My definition of critical thinking is: “The process by which we analyze written or spoken language to arrive at the value of the objective information contained therein.”
I read somewhere that language researchers are now suggesting that the prime purpose why language has evolved is to “come to a similar worldview”. To “synchronize” our world views.
That is a remarkable result imo. And the implications are significant. Among other things this suggests to me that emotions are a significant part of trying to influence others to share a worldview. And that is precisely the point where critical thinking starts.
Language is overladen with words that are only present to invoke an emotion in the listener. The first task of critical thinking is to identify those words en remove their impact.
An example: “The suspect drove aggressively in a big black car.”
Removing the words that are present to invoke emotions leaves us with: “The suspect drove in a black car”. It should be clear that “aggressively” is a subjective term. But “big” is also relative. How big is big? This is a bit more contentious than “aggressively” though. We all know the average size of cars, thus it can be argued that “big” refers to the “average” size. However the language is used by an individual, and that individual may not have the same experiences as the average human has. It is essential that this is clarified if it is an important point. Hence a follow up question could be: “What do you classify as ‘big’?”.
But even the line “The suspect drove in a black car” is still open to questioning: for example it is not entirely clear that the suspect was actually steering the car. He may have been a passenger. Though in general the words “drove” will indeed refer to “was steering” it would be wrong to assume that this was the case.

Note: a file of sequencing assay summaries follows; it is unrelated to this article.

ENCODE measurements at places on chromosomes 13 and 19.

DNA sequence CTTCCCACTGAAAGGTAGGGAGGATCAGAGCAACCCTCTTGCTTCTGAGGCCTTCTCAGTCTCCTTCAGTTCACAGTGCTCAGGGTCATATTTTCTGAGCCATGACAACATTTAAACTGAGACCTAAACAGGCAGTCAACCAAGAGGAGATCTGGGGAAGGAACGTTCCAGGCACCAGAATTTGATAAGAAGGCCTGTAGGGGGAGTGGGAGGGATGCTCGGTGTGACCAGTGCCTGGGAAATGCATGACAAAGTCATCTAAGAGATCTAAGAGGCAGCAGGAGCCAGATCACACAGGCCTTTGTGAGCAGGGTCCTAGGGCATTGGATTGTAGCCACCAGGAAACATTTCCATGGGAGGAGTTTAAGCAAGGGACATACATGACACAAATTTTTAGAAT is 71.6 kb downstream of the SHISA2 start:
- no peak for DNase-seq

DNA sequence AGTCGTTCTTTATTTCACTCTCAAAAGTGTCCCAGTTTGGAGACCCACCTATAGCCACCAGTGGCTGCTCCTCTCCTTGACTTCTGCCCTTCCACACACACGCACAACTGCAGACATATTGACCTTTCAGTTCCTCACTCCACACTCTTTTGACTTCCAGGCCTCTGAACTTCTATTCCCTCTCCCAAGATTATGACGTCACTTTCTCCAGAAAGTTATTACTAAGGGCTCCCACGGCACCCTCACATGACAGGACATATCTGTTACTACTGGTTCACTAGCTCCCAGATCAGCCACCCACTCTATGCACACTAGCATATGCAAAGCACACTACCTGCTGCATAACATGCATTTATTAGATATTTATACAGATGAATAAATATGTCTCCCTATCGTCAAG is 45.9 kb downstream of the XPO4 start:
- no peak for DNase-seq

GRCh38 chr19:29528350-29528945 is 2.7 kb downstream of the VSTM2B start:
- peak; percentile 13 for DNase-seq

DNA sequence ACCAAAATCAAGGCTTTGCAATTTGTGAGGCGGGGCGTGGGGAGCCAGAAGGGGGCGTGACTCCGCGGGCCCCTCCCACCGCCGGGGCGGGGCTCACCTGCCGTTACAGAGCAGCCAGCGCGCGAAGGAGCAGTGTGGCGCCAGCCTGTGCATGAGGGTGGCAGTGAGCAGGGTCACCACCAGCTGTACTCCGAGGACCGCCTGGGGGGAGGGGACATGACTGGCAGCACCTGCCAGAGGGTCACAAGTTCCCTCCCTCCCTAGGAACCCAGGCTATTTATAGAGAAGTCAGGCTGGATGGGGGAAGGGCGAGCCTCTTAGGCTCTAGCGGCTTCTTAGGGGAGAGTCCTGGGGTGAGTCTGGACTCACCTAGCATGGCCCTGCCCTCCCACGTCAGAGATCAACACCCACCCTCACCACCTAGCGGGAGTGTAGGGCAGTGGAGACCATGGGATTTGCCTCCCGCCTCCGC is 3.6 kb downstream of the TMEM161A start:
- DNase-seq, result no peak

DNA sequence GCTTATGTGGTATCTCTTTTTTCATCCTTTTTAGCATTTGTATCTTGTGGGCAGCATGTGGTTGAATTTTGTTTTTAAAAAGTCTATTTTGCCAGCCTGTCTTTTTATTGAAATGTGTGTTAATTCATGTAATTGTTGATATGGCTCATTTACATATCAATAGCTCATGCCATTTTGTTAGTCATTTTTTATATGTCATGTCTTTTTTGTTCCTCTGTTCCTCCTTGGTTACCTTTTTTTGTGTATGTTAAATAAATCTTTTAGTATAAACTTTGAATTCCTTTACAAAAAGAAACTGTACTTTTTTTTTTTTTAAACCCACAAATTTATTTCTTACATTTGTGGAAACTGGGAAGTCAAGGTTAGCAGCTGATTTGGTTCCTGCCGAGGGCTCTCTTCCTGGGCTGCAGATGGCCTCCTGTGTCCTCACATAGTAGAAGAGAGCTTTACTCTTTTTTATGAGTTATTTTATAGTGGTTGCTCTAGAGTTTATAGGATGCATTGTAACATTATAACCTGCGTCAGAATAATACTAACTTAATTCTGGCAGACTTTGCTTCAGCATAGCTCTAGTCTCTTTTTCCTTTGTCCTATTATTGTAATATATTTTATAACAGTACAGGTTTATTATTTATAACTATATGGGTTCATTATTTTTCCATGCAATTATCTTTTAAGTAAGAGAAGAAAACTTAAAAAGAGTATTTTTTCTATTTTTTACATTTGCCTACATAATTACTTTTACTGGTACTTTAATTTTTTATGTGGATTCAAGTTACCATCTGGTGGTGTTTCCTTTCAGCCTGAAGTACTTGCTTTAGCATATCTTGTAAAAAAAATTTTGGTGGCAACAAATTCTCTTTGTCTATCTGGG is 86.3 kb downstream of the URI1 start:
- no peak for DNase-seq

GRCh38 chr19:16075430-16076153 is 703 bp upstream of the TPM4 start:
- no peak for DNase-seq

This is the second step in critical thinking: After removing the emotional words, it is important to identify all ambiguity. Any words that may be ambiguous must be examined and -if possible- clarified. If clarification is impossible, then at least we are aware of the ambiguity.
After removing ambiguity the last step is making sure how the fact was established. In our example (assuming the speaker actually ment “was steering the car”) we need to know how the speaker knows that the suspect was steering. It makes a huge difference for example if the speaker himself saw the suspect actually steering, or if he heard it from somebody else. A follow up question should be used to find out. If a follow up question is impossible, then again we should recognize that the description is lacking substantiation of facts.
It may be clear that critical thinking is a lot of work. It takes a lot of mental energy of our system 2 brain. Which is probably why people like to take shortcuts. An often used shortcut is authority. Listening to an authority we often disengage our critical thinking skills. However shortcuts are always fraught with danger. And many of these shortcuts have been identified as “fallacies”. For example the “fallacy of authority”. Critical thinking should only be suspended when we are talking for entertainment purposes.
Recap: my critical thinking process follows these three steps:
- Remove emotive words
- Remove or become aware of ambiguity
- Establish the basis for the facts
Once the analysis is complete, there is another step we should take. This is as much part of critical thinking as the first three, but only indirectly related to the analyzed information: What is the purpose of the information. Why is it given? Wether given in response to a question or without prompting, what is the motivation behind the question cq information? Depending on these answers another question may be important: What information is absent or was not given?
This last one is of course very difficult to answer, but it is always good to realize that the present information may be incomplete.
Originally posted at: 2016-11-24
Last modified on: 2016-11-24